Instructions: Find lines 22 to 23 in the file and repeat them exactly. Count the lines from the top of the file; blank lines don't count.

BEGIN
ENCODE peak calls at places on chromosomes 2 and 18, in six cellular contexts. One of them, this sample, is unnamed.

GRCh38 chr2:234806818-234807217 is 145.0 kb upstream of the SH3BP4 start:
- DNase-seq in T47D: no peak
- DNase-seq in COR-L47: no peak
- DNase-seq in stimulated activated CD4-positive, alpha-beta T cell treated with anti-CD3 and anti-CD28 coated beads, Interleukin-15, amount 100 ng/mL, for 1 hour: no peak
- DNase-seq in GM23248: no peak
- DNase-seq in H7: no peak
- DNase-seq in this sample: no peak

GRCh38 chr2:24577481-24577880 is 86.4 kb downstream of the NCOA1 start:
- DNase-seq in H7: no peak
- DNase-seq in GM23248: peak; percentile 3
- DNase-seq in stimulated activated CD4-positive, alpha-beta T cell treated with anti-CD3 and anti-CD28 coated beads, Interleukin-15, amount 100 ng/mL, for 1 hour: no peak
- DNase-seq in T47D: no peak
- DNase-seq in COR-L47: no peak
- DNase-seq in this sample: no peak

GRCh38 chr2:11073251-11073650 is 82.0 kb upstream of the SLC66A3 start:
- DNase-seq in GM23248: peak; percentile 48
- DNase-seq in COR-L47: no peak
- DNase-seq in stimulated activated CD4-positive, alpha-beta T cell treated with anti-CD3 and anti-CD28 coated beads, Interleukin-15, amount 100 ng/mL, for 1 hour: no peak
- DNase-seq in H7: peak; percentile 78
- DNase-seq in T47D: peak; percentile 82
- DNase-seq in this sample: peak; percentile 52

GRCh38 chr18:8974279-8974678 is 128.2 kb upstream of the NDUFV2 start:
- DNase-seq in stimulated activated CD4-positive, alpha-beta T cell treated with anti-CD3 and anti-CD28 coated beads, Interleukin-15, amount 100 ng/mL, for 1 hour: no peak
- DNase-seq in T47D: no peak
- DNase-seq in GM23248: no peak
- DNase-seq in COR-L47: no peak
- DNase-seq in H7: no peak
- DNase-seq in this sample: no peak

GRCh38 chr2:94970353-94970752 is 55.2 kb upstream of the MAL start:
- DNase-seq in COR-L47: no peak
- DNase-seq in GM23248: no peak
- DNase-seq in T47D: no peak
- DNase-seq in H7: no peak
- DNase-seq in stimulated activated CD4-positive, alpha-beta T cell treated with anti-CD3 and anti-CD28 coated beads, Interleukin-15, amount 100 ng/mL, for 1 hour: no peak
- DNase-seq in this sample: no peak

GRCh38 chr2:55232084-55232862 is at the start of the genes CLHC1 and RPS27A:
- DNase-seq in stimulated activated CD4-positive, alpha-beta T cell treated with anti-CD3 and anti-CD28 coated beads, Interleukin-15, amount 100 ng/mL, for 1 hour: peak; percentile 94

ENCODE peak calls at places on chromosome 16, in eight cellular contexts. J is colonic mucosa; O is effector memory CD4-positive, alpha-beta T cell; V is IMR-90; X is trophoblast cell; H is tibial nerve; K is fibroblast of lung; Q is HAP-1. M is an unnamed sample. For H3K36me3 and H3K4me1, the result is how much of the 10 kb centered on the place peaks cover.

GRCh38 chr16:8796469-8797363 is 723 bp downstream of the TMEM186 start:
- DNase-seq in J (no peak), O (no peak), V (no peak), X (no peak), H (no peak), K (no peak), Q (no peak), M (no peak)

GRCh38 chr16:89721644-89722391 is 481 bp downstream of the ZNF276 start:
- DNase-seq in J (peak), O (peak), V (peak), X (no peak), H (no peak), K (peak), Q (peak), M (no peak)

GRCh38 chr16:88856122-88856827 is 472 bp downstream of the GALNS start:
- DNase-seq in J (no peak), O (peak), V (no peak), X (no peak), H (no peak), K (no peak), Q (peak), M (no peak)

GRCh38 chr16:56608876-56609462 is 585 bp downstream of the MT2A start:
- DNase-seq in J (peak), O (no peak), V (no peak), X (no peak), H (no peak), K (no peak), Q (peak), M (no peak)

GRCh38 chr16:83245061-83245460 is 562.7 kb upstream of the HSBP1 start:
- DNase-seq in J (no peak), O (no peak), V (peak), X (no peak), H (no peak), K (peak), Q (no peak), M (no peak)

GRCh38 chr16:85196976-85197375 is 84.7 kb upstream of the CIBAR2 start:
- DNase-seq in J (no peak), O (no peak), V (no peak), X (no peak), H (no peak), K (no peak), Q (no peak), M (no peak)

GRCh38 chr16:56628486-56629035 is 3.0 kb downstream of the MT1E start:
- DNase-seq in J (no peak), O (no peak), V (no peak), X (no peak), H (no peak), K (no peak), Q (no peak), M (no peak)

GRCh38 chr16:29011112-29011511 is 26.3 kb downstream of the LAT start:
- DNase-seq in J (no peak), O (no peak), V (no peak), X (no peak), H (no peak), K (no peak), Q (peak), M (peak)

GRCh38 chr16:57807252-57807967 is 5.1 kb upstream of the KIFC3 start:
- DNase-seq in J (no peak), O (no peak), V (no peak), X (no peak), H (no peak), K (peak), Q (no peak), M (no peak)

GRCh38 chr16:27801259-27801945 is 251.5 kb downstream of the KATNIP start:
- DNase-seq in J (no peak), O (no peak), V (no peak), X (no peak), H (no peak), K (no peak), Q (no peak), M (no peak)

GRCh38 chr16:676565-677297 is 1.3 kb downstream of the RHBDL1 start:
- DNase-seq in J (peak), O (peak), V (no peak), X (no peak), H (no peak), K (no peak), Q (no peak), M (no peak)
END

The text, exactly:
- DNase-seq in this sample: peak; percentile 52

GRCh38 chr18:8974279-8974678 is 128.2 kb upstream of the NDUFV2 start: